And..............Get off my case.

Chris's picture

Alekhine was neither Jew nor Soviet.
He was russian aristocrat.

Hurr's picture

Gelfand was a Soviet Jew, though, and he seems to be doing pretty good in this tournament.

RealityCheck's picture

@Hurr You're right he was a Soviet Jew and now he is an Israeli Jew. Btw, he also did very well against Anand fighting for the WC title. Russia should have worked harder to keep him.

cmling's picture

It might be noted that Alekhine won the 1st Championship of the USSR.

Anonymous's picture

Yes, Alekhine was neither Jew not Soviet. He isn't dead yet either. OK, maybe he is. Funny though that if he was alive today he would still not beat Jeanne Calment's age record. Neither would Hitler. Not intending to draw any parallels apart from age there.

RealityCheck's picture

Note:

...........all the same bag of beans when it comes to chess "schooling". You know, education.

And, Kramnik is the only former Ruissian-WC worth chess news. All the others, as I'd said, are dead. Tabloid news.

I wanted to clear this up before someone else like @Chris jumps off the deep end.

Chris's picture

Russian chess school is understood as Chigorin succession - Bogoljubov, Alekhine. Soviet chess school Botvinnik etc.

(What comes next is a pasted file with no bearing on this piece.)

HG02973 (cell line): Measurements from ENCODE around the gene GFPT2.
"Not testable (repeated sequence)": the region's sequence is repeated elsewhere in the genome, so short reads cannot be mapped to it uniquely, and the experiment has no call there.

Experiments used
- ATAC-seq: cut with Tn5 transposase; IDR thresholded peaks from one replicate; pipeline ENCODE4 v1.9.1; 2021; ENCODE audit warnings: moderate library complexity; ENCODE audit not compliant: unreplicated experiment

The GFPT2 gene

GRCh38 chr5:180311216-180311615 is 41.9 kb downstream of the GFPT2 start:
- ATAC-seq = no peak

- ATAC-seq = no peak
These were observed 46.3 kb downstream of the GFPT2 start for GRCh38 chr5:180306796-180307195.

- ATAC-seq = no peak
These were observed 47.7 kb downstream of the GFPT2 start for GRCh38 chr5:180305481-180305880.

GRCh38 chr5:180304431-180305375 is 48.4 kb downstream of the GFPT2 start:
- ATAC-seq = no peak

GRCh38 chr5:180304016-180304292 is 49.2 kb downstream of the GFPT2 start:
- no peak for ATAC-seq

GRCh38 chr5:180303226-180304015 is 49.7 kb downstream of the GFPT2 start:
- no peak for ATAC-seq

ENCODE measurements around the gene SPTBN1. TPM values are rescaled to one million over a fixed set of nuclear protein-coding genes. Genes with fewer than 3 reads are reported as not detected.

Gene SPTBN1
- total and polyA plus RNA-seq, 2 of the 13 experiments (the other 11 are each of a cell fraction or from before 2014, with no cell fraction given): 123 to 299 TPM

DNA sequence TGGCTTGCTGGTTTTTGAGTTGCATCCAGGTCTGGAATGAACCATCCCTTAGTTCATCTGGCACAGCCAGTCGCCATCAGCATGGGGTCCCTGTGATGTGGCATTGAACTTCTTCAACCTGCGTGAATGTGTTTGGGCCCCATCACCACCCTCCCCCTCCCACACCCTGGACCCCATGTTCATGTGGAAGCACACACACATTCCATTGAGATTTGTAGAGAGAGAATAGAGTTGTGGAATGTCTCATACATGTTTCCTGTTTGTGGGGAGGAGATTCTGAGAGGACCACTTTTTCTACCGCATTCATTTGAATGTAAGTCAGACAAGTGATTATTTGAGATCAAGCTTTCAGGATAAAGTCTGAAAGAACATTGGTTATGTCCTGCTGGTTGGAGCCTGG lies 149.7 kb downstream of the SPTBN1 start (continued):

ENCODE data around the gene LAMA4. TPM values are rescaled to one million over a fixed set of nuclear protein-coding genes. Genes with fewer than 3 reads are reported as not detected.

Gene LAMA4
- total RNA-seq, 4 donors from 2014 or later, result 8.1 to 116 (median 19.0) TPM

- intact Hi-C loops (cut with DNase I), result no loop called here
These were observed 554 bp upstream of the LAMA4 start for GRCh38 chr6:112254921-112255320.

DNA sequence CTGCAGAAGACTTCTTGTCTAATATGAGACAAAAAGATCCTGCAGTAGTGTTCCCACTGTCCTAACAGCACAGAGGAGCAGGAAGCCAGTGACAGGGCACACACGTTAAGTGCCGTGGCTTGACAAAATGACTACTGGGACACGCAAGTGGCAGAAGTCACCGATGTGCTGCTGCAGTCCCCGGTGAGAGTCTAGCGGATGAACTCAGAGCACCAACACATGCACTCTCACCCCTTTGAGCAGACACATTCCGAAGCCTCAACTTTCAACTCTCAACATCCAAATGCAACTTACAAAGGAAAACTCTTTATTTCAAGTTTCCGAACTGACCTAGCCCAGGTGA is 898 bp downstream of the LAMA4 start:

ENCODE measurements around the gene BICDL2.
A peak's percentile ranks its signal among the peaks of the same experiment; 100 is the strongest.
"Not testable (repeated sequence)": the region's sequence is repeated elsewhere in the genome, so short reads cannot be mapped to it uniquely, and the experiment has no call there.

Kramnik in my opinion is not real WCh . He 'bought' the title replacing Shirov in match vs Kasparov.

RealityCheck's picture

@Chris You're entitled your opinion. Ok. But, to deny Kramnik won his WC title real or imagined is a hard pill to swallow. Far out. Hey man, do you take psychedelic drugs? Blotter acid? Mescaline? It's hard to imagine anyone thinking along your lines that just smokes pot, drinks coke, or orange juice.

As far as the Russian aka Soviet chess school is concerned, I didn't know that there were two distinct schools. I'm gonna have to look into that it could be interesting.

Anonymous's picture

@RC. Kramnik won match vs Kasparov but not the WCh title. If there was Shirov - Kasparov match then it would be WCh match.

Take your medecines you mentioned.

RealityCheck's picture

Ok. In former times I felt sorry for Shirov but when I heard that there was money on the table for the match that he rejected in search of a bigger paycheck, I thought again--so it was his stupid his mistake' his own fault not Kramnik's.

Shirov got greedy and blew his big chance.

Anonymous's picture

@RealityCheck

I like the way you keep re-defining your terms as you go along. Do you play chess the same way? ;-)

RealityCheck's picture

@Anonymous I'm not re-defining anything the terms remain the same. I was just trying to refine the train of thought. Make it clearer.

When playing chess I prefer improvisation over preparation if that's what you meant.

redivivo's picture

All Caruana's games have been black wins, he already has no less than seven losses with white this year.

Thomas Oliver's picture

And just 2/7 on the white side of the Najdorf - two draws against Anand, and even during his win against Naiditsch in Baden-Baden he was worse to lost at some stage of the game.

Anonymous's picture

Nakamura playing some kick-asz chess, heull yeah